The Malbim would never actually serve in Krementchug as he passed away before he could assume the new position. His death led to the reappointment of Rabbi Ash as rav of Beth HaMidrash Hagadol, a turn of events that put an end to a search for a chief rabbi. Beth HaMidrash HaGadol was the leading congregation in New York City, and without its participation nothing of significance could be attempted. But the idea of appointing a chief rabbi of New York was not forgotten by Jewish leaders.

* * *

More than 50,000 Jews came to the United States from Eastern Europe between 1881 and 1885. Rabbinical leaders in Europe were made increasingly aware of the religious problems faced by these immigrants. In 1887 Rabbi Yaakov Halevi Lipschitz (1838-1931), the secretary to Rabbi Yitzchok Elchanan Spektor (1817-1896), known worldwide as the Kovno Rov, wrote:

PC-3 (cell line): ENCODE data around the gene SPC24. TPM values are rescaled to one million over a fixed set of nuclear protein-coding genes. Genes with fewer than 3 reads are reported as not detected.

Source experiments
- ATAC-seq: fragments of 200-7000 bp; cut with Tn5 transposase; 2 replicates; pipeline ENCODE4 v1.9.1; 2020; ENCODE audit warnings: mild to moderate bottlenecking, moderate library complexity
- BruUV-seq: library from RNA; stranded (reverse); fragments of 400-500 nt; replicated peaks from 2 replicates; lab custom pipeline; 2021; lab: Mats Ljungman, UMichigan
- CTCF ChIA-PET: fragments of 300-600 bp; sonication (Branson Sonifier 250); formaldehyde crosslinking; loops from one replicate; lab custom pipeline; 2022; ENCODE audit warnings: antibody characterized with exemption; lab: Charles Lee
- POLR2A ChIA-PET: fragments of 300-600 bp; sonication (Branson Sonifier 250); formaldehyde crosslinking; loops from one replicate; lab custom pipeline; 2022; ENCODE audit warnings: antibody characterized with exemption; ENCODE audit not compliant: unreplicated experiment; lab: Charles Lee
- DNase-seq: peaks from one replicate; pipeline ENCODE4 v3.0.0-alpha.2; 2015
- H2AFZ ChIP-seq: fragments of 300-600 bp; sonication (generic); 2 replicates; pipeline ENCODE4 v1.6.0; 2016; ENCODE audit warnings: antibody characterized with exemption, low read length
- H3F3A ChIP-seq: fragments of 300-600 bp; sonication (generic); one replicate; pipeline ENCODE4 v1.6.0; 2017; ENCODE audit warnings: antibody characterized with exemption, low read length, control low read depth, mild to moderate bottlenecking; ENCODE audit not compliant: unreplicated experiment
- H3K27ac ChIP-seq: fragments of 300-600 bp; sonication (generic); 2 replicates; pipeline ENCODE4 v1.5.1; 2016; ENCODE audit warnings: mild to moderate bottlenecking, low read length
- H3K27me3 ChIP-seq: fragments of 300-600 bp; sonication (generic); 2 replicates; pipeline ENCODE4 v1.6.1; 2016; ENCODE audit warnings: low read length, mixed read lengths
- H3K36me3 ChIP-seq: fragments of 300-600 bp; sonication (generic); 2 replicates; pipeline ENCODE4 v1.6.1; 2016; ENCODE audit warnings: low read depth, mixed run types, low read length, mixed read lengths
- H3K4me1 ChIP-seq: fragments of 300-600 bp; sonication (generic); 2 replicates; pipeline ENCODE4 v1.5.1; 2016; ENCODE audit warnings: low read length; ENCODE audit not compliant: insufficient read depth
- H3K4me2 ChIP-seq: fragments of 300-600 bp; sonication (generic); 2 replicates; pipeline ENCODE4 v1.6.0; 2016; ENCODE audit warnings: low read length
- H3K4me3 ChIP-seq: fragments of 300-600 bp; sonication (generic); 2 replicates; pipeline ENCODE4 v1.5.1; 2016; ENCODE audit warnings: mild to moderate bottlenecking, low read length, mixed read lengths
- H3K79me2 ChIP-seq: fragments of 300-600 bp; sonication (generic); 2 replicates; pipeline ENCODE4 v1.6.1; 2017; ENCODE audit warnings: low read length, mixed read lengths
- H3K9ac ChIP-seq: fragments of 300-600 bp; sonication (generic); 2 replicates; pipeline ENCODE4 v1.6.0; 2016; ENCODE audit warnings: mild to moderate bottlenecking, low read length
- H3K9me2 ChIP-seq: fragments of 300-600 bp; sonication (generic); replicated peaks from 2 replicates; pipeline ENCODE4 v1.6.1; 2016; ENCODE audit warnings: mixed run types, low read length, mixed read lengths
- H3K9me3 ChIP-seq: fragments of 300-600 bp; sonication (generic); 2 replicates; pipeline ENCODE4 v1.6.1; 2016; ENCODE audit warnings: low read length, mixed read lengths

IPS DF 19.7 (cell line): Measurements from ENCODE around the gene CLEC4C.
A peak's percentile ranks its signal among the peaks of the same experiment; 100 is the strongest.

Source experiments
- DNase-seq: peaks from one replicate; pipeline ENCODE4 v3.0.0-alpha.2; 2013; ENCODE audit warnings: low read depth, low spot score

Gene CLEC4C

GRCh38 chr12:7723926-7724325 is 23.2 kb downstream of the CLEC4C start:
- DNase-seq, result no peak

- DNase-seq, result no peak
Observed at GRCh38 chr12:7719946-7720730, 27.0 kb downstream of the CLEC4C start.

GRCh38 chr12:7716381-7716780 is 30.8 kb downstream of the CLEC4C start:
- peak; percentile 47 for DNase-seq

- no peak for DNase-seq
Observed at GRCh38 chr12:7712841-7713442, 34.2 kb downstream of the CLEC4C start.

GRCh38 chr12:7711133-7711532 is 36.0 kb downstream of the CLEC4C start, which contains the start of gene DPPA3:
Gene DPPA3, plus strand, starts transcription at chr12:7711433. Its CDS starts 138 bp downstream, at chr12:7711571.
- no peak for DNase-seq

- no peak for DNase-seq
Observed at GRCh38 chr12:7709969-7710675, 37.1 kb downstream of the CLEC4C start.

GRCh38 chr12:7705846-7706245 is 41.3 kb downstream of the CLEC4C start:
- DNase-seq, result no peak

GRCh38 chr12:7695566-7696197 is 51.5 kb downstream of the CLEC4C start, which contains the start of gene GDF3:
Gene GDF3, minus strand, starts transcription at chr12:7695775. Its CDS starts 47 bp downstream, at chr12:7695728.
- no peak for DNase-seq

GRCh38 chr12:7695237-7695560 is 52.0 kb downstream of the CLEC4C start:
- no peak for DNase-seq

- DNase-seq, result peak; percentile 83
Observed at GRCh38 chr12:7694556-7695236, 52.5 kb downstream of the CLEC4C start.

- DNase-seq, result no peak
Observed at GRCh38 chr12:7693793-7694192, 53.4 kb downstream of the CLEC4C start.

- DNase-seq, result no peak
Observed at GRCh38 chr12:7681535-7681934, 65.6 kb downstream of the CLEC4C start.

For some years now, many leading rabbis who are greatly concerned with the welfare of their people and the Torah have turned their attention to their brethren in America. Since the material and spiritual lives of American Israel are so intertwined with our brethren here, in matters of aid and support, in matters of family purity, marriage, and divorce, which are officiated over by improper men, in matters of kashrut… [To deal with these problems] the leading rabbis held three conferences two years ago [1885] in Telsiai and in Ponevezh to seek ways and means of elevating Jewish religious life in America. [“New York Chooses a Chief Rabbi” by Abraham J. Karp, Publications of the American Jewish Historical Society (1893-1961) Sep 1954-Jun 1955, 44. Article available at http://www.ajhs.org/reference/adaje.cfm]

Given this, it is not surprising that shortly after Rabbi Ash passed away in 1887, members of Beth HaMidrash Hagadol led a second effort to find a chief rabbi for New York. A number of prominent congregations formed the Association of American Orthodox Hebrew Congregations. Each synagogue pledged funds to help support the soon-to-be chosen chief rabbi for a period of five years.